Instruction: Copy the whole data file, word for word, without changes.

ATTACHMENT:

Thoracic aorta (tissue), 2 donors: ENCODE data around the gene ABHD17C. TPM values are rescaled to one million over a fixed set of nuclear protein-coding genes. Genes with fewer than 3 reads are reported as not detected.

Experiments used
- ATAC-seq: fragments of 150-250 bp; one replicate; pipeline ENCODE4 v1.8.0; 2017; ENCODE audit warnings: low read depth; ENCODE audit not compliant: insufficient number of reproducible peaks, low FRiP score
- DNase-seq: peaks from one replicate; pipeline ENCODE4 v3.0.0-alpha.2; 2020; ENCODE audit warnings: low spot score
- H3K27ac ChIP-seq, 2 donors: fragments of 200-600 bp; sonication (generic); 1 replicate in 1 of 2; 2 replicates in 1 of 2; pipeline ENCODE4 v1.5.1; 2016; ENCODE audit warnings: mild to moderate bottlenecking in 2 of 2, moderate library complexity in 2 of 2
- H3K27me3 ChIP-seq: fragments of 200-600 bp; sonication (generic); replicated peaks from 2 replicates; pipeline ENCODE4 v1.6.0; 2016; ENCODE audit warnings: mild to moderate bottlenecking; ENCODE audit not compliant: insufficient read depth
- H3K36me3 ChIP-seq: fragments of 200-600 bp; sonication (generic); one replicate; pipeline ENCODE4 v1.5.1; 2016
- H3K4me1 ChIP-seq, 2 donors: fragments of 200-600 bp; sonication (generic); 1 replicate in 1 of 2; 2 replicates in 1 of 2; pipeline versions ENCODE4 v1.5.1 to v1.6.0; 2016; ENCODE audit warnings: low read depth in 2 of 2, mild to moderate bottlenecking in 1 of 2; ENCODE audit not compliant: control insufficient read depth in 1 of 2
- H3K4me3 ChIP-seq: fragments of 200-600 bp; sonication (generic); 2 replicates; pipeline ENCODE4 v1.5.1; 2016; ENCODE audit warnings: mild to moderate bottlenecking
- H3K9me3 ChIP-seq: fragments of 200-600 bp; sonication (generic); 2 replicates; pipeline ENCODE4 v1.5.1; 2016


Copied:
Thoracic aorta (tissue), 2 donors: ENCODE data around the gene ABHD17C. TPM values are rescaled to one million over a fixed set of nuclear protein-coding genes. Genes with fewer than 3 reads are reported as not detected.

Experiments used
- ATAC-seq: fragments of 150-250 bp; one replicate; pipeline ENCODE4 v1.8.0; 2017; ENCODE audit warnings: low read depth; ENCODE audit not compliant: insufficient number of reproducible peaks, low FRiP score
- DNase-seq: peaks from one replicate; pipeline ENCODE4 v3.0.0-alpha.2; 2020; ENCODE audit warnings: low spot score
- H3K27ac ChIP-seq, 2 donors: fragments of 200-600 bp; sonication (generic); 1 replicate in 1 of 2; 2 replicates in 1 of 2; pipeline ENCODE4 v1.5.1; 2016; ENCODE audit warnings: mild to moderate bottlenecking in 2 of 2, moderate library complexity in 2 of 2
- H3K27me3 ChIP-seq: fragments of 200-600 bp; sonication (generic); replicated peaks from 2 replicates; pipeline ENCODE4 v1.6.0; 2016; ENCODE audit warnings: mild to moderate bottlenecking; ENCODE audit not compliant: insufficient read depth
- H3K36me3 ChIP-seq: fragments of 200-600 bp; sonication (generic); one replicate; pipeline ENCODE4 v1.5.1; 2016
- H3K4me1 ChIP-seq, 2 donors: fragments of 200-600 bp; sonication (generic); 1 replicate in 1 of 2; 2 replicates in 1 of 2; pipeline versions ENCODE4 v1.5.1 to v1.6.0; 2016; ENCODE audit warnings: low read depth in 2 of 2, mild to moderate bottlenecking in 1 of 2; ENCODE audit not compliant: control insufficient read depth in 1 of 2
- H3K4me3 ChIP-seq: fragments of 200-600 bp; sonication (generic); 2 replicates; pipeline ENCODE4 v1.5.1; 2016; ENCODE audit warnings: mild to moderate bottlenecking
- H3K9me3 ChIP-seq: fragments of 200-600 bp; sonication (generic); 2 replicates; pipeline ENCODE4 v1.5.1; 2016